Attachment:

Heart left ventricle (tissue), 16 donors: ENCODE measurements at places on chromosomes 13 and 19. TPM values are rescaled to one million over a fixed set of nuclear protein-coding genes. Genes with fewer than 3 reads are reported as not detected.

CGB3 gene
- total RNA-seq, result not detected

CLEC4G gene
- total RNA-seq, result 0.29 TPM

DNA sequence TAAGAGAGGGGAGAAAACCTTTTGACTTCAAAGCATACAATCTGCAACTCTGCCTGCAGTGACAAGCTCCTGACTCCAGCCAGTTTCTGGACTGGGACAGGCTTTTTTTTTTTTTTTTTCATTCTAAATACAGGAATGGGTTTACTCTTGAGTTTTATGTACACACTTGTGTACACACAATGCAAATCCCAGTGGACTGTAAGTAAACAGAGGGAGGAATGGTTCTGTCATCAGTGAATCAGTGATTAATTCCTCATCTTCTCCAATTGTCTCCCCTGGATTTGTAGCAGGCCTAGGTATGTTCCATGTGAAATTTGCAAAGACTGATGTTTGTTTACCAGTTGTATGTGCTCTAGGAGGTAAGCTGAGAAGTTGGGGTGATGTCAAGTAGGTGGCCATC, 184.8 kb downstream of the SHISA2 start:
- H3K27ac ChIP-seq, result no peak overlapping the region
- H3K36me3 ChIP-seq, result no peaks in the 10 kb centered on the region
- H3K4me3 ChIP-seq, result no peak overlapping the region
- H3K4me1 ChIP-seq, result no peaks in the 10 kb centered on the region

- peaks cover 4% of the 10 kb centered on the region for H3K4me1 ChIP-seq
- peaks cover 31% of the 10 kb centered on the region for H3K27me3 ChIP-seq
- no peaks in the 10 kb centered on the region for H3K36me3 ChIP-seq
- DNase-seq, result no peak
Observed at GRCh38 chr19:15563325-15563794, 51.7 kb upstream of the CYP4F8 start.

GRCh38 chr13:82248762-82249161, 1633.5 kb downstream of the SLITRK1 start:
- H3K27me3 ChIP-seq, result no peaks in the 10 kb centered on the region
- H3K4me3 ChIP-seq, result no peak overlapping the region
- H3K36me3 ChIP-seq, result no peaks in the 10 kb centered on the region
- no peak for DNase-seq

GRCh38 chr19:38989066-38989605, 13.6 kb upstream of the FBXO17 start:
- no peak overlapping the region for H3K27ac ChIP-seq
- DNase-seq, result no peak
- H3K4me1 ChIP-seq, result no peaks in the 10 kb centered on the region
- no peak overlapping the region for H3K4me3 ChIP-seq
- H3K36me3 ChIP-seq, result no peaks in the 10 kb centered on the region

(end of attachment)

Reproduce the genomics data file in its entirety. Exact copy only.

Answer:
Heart left ventricle (tissue), 16 donors: ENCODE measurements at places on chromosomes 13 and 19. TPM values are rescaled to one million over a fixed set of nuclear protein-coding genes. Genes with fewer than 3 reads are reported as not detected.

CGB3 gene
- total RNA-seq, result not detected

CLEC4G gene
- total RNA-seq, result 0.29 TPM

DNA sequence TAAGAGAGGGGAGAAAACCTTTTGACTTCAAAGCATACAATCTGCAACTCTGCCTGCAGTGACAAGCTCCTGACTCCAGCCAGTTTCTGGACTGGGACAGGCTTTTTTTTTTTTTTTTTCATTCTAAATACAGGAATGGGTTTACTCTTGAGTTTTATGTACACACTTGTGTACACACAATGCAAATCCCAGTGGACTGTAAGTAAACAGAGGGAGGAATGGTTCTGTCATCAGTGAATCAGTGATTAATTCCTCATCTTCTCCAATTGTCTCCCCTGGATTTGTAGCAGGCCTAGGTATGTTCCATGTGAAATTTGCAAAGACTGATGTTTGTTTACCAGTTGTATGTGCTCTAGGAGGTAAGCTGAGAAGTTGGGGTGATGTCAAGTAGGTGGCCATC, 184.8 kb downstream of the SHISA2 start:
- H3K27ac ChIP-seq, result no peak overlapping the region
- H3K36me3 ChIP-seq, result no peaks in the 10 kb centered on the region
- H3K4me3 ChIP-seq, result no peak overlapping the region
- H3K4me1 ChIP-seq, result no peaks in the 10 kb centered on the region

- peaks cover 4% of the 10 kb centered on the region for H3K4me1 ChIP-seq
- peaks cover 31% of the 10 kb centered on the region for H3K27me3 ChIP-seq
- no peaks in the 10 kb centered on the region for H3K36me3 ChIP-seq
- DNase-seq, result no peak
Observed at GRCh38 chr19:15563325-15563794, 51.7 kb upstream of the CYP4F8 start.

GRCh38 chr13:82248762-82249161, 1633.5 kb downstream of the SLITRK1 start:
- H3K27me3 ChIP-seq, result no peaks in the 10 kb centered on the region
- H3K4me3 ChIP-seq, result no peak overlapping the region
- H3K36me3 ChIP-seq, result no peaks in the 10 kb centered on the region
- no peak for DNase-seq

GRCh38 chr19:38989066-38989605, 13.6 kb upstream of the FBXO17 start:
- no peak overlapping the region for H3K27ac ChIP-seq
- DNase-seq, result no peak
- H3K4me1 ChIP-seq, result no peaks in the 10 kb centered on the region
- no peak overlapping the region for H3K4me3 ChIP-seq
- H3K36me3 ChIP-seq, result no peaks in the 10 kb centered on the region